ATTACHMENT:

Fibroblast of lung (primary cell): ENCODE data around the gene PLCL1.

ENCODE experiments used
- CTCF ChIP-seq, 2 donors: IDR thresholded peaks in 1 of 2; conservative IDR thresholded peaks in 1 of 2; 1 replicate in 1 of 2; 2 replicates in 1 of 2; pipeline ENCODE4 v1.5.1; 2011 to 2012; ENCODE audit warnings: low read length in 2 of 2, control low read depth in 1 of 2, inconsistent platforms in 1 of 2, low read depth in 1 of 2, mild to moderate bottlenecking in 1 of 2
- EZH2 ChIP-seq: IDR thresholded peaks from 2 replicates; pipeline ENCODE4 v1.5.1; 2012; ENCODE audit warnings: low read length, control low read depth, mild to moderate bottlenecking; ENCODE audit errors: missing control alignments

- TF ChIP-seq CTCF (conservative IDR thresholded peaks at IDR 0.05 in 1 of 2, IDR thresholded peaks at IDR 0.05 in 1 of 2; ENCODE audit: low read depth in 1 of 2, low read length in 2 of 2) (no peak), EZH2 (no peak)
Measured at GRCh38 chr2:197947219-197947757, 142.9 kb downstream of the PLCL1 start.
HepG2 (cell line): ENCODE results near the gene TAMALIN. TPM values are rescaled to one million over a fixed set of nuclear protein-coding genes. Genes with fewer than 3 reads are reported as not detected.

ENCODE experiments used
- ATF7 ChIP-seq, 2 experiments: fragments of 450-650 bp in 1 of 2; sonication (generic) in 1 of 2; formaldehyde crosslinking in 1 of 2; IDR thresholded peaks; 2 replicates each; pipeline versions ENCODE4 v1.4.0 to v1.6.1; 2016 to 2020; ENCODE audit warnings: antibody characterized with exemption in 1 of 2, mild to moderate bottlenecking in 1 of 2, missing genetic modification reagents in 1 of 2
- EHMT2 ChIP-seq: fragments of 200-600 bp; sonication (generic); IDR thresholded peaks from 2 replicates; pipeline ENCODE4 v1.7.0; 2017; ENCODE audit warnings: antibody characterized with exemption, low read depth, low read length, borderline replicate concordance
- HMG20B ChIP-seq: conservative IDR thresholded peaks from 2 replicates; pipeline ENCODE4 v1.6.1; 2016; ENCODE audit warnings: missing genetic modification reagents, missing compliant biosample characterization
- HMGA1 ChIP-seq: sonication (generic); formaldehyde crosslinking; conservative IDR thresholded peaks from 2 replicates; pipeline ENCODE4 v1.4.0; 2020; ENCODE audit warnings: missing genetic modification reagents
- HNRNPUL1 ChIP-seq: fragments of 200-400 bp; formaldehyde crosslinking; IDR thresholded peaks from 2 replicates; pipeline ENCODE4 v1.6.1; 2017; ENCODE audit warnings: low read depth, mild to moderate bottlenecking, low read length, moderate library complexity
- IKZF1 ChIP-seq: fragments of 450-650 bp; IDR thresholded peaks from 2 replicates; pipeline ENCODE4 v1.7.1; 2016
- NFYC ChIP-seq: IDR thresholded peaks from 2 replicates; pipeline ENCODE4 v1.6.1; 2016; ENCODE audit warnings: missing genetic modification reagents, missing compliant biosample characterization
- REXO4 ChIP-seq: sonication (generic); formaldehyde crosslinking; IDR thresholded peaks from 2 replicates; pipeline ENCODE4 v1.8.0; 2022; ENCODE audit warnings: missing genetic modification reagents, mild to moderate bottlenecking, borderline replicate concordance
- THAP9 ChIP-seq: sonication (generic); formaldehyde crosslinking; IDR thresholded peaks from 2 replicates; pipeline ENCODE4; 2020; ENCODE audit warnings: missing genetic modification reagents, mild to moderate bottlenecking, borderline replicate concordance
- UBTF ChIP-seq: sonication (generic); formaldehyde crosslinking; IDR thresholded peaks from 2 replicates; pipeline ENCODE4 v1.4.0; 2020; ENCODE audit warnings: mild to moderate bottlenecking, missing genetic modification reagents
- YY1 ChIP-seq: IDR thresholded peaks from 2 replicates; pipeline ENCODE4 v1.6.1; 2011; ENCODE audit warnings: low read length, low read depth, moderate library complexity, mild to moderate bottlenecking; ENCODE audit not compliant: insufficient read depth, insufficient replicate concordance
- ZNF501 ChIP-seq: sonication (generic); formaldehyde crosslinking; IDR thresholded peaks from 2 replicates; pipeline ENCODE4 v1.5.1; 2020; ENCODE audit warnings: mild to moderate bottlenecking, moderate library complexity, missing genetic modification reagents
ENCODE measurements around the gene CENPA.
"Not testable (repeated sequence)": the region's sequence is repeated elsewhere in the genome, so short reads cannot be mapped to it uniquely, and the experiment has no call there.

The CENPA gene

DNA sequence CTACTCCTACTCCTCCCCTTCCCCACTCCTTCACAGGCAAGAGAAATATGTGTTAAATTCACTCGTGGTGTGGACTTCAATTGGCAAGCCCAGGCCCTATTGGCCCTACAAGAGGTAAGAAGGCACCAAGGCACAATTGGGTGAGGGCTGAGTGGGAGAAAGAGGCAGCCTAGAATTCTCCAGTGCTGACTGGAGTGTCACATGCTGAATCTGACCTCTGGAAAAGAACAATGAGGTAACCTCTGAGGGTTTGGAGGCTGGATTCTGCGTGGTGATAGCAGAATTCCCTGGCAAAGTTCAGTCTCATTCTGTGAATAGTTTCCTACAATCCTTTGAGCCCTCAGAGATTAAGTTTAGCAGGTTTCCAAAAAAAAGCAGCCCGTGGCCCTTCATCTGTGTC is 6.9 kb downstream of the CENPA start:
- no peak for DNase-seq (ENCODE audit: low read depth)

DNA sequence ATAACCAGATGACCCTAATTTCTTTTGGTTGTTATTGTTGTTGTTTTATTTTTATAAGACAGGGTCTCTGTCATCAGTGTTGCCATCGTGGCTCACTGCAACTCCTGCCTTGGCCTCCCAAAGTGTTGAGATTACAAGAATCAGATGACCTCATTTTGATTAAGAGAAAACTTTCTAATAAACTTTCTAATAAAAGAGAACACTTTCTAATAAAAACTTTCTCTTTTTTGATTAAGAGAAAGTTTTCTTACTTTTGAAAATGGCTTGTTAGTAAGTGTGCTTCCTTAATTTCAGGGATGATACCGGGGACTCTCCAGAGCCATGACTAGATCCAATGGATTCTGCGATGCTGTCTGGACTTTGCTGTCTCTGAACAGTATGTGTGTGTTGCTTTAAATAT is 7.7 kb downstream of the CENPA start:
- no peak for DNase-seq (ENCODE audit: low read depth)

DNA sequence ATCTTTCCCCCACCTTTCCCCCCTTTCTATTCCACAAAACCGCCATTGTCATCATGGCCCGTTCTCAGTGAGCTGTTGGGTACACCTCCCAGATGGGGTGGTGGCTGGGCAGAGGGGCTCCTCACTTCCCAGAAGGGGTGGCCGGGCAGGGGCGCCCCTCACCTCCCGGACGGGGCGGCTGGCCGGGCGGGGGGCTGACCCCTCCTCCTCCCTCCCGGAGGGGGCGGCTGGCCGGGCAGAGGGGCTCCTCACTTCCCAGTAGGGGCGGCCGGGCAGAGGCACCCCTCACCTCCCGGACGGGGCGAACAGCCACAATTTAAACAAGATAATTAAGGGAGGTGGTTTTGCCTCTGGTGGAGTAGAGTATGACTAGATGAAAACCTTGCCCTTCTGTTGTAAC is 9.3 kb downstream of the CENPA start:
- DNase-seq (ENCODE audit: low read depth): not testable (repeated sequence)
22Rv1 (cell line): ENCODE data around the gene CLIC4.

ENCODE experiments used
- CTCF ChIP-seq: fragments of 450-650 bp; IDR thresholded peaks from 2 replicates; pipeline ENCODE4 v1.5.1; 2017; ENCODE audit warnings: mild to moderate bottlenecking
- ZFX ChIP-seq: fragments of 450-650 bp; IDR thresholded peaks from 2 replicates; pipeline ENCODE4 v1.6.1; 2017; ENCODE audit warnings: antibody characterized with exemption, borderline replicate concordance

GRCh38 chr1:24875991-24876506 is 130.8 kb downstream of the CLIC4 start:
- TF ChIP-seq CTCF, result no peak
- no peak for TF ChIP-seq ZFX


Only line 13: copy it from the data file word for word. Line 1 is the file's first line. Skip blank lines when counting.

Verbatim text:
- HNRNPUL1 ChIP-seq: fragments of 200-400 bp; formaldehyde crosslinking; IDR thresholded peaks from 2 replicates; pipeline ENCODE4 v1.6.1; 2017; ENCODE audit warnings: low read depth, mild to moderate bottlenecking, low read length, moderate library complexity